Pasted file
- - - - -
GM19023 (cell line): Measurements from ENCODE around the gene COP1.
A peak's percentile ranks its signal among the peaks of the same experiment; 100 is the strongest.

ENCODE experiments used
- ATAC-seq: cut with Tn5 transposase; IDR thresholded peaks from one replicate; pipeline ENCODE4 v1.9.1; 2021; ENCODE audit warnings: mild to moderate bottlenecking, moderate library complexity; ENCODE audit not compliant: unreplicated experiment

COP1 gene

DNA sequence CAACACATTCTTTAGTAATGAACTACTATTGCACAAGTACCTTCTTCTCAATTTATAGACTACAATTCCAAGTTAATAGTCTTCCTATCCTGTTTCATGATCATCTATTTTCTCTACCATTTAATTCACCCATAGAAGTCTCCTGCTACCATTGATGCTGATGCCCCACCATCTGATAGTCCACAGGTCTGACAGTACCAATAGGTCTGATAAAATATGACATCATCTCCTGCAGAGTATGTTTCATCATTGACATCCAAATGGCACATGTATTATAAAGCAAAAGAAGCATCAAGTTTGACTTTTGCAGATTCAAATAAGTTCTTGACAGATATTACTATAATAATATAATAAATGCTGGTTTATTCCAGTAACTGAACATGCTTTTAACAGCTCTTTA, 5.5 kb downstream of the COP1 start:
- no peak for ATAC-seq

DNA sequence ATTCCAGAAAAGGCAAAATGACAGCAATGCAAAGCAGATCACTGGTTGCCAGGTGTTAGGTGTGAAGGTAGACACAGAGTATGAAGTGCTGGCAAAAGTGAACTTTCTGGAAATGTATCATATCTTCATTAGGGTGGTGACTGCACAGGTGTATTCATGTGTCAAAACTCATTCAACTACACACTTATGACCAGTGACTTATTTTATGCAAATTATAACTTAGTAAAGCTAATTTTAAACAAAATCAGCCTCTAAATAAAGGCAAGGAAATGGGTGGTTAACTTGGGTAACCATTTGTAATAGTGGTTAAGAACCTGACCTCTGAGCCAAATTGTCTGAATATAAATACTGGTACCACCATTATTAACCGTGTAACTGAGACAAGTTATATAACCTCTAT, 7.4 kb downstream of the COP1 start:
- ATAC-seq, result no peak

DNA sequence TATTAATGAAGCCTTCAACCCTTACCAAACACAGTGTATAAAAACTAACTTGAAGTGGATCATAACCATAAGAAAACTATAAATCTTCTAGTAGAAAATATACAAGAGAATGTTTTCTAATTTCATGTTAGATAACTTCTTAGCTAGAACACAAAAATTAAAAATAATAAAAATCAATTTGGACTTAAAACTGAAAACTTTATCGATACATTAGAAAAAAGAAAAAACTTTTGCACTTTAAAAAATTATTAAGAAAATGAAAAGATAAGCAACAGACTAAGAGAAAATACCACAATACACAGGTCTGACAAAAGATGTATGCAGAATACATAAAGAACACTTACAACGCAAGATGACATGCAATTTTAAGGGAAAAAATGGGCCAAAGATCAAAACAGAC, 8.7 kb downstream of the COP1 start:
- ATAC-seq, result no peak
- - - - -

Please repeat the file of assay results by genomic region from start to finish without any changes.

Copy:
GM19023 (cell line): Measurements from ENCODE around the gene COP1.
A peak's percentile ranks its signal among the peaks of the same experiment; 100 is the strongest.

ENCODE experiments used
- ATAC-seq: cut with Tn5 transposase; IDR thresholded peaks from one replicate; pipeline ENCODE4 v1.9.1; 2021; ENCODE audit warnings: mild to moderate bottlenecking, moderate library complexity; ENCODE audit not compliant: unreplicated experiment

COP1 gene

DNA sequence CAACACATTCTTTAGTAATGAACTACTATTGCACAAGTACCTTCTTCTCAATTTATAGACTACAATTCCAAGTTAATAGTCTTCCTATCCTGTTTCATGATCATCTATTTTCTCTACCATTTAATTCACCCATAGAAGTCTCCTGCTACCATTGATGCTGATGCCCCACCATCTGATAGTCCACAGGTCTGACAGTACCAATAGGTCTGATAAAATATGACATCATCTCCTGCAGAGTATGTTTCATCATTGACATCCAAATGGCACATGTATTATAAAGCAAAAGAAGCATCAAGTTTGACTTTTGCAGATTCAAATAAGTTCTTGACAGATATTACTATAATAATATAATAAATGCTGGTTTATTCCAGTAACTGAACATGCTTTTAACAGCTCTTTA, 5.5 kb downstream of the COP1 start:
- no peak for ATAC-seq

DNA sequence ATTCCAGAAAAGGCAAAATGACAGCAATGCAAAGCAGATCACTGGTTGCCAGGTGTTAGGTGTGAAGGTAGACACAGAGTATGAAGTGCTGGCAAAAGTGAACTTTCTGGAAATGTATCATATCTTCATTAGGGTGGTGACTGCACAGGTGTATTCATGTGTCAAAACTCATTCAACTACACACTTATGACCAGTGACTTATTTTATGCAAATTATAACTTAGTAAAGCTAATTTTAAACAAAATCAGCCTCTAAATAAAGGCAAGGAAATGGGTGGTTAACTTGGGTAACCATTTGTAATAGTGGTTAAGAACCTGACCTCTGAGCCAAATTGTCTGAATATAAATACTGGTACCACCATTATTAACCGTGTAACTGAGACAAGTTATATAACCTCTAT, 7.4 kb downstream of the COP1 start:
- ATAC-seq, result no peak

DNA sequence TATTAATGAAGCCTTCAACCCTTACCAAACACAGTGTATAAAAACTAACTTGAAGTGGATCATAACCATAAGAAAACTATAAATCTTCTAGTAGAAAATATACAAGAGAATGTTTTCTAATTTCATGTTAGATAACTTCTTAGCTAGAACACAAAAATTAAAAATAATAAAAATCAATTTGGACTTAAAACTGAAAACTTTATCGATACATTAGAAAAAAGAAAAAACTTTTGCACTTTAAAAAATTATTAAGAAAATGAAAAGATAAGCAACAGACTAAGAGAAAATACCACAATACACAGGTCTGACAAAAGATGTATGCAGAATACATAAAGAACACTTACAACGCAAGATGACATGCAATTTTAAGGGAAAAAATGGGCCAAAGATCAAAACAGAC, 8.7 kb downstream of the COP1 start:
- ATAC-seq, result no peak